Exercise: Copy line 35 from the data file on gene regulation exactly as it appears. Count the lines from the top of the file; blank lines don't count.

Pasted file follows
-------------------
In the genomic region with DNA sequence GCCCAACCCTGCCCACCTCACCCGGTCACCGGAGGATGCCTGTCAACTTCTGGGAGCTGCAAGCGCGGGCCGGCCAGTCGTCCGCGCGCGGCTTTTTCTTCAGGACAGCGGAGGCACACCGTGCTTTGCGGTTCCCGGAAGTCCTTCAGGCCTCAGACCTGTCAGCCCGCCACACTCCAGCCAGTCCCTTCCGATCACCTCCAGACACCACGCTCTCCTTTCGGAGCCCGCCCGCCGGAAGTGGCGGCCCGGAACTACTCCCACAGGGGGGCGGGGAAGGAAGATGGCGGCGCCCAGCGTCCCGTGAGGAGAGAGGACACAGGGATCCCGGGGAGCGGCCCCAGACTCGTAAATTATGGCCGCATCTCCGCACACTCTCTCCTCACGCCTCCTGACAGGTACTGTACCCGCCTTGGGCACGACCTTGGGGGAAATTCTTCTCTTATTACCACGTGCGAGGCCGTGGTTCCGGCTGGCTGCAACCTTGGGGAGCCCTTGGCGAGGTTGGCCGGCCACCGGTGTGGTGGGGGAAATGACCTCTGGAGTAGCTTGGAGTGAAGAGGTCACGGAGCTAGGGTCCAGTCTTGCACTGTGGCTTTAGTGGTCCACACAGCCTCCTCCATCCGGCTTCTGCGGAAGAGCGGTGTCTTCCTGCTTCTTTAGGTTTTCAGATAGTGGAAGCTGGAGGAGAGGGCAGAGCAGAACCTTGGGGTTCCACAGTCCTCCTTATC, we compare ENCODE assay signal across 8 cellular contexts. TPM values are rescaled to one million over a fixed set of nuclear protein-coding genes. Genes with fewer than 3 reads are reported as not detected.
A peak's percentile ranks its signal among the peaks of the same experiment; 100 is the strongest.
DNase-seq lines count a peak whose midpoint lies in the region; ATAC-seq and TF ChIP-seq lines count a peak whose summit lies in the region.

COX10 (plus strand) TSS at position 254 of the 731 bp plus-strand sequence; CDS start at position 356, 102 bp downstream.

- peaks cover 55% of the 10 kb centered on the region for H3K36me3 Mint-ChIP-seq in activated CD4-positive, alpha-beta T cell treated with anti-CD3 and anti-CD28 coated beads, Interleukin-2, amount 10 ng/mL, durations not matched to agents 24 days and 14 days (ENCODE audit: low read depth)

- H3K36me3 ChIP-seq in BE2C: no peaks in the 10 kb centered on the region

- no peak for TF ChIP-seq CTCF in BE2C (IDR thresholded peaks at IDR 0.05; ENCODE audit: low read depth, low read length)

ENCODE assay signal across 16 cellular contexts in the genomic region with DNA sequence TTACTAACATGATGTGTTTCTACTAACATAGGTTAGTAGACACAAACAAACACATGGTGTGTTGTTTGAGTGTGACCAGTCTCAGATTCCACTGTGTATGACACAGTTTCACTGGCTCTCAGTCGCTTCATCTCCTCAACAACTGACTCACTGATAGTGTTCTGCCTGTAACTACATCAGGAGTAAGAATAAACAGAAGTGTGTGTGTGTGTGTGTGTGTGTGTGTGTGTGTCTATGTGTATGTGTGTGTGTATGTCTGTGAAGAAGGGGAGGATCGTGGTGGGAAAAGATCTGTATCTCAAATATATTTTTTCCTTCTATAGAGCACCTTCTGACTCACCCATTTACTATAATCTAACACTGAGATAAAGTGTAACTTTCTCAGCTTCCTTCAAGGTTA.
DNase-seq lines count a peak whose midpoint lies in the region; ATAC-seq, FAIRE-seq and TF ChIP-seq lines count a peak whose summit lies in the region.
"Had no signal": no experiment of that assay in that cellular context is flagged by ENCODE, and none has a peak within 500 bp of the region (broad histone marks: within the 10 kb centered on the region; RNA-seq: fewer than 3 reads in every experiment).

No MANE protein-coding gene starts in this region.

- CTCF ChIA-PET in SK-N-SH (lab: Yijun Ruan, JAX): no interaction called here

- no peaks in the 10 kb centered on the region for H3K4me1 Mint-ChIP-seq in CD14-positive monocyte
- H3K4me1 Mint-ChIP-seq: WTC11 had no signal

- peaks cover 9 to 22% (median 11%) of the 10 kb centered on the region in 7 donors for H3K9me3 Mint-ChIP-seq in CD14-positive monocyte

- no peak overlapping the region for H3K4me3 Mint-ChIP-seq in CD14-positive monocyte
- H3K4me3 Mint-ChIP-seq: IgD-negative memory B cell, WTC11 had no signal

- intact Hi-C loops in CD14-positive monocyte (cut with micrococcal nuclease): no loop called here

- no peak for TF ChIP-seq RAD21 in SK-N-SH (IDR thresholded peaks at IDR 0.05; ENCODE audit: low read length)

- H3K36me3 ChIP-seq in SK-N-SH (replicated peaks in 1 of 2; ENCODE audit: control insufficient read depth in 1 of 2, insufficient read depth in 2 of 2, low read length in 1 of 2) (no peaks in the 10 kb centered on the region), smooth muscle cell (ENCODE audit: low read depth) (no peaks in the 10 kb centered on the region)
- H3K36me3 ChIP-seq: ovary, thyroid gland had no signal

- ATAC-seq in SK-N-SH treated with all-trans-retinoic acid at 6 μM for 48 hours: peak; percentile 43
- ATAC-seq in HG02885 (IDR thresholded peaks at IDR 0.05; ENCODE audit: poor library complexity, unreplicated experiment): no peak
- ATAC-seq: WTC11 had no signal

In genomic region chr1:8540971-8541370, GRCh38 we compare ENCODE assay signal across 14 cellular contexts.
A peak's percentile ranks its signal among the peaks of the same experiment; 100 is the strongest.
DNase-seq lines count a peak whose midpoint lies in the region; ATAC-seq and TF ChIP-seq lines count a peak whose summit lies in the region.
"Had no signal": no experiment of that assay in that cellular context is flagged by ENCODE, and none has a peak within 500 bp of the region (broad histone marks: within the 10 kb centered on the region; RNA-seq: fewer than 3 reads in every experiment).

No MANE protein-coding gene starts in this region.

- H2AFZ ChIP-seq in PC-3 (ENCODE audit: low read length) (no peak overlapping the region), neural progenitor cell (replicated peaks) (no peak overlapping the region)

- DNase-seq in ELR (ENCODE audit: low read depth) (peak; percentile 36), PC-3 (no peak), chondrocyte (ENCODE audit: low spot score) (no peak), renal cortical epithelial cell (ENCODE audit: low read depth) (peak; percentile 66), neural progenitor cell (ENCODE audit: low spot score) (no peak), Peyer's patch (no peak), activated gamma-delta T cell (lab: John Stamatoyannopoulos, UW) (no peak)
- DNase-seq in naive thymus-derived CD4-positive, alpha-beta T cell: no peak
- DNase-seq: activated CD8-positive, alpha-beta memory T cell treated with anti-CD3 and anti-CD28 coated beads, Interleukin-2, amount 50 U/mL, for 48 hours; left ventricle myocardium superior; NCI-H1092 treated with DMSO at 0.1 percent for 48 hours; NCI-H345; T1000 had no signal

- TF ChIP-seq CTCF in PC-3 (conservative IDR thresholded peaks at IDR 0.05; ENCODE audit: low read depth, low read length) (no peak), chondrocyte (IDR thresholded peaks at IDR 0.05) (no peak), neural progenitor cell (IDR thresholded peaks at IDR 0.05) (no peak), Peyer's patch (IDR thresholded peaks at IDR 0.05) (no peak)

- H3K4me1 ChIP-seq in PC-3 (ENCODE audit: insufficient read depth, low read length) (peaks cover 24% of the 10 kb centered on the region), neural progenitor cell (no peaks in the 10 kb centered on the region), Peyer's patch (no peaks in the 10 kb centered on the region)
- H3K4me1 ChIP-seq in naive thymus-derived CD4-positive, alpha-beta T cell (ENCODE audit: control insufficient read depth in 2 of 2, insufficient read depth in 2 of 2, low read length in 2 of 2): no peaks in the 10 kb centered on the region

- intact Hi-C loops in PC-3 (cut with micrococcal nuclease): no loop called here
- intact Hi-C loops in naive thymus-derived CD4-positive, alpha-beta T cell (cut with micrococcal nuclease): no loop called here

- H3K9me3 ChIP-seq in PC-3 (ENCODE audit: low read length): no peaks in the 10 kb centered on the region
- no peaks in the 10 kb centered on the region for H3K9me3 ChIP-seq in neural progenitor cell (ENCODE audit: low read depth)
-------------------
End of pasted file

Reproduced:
- H3K4me1 ChIP-seq in PC-3 (ENCODE audit: insufficient read depth, low read length) (peaks cover 24% of the 10 kb centered on the region), neural progenitor cell (no peaks in the 10 kb centered on the region), Peyer's patch (no peaks in the 10 kb centered on the region)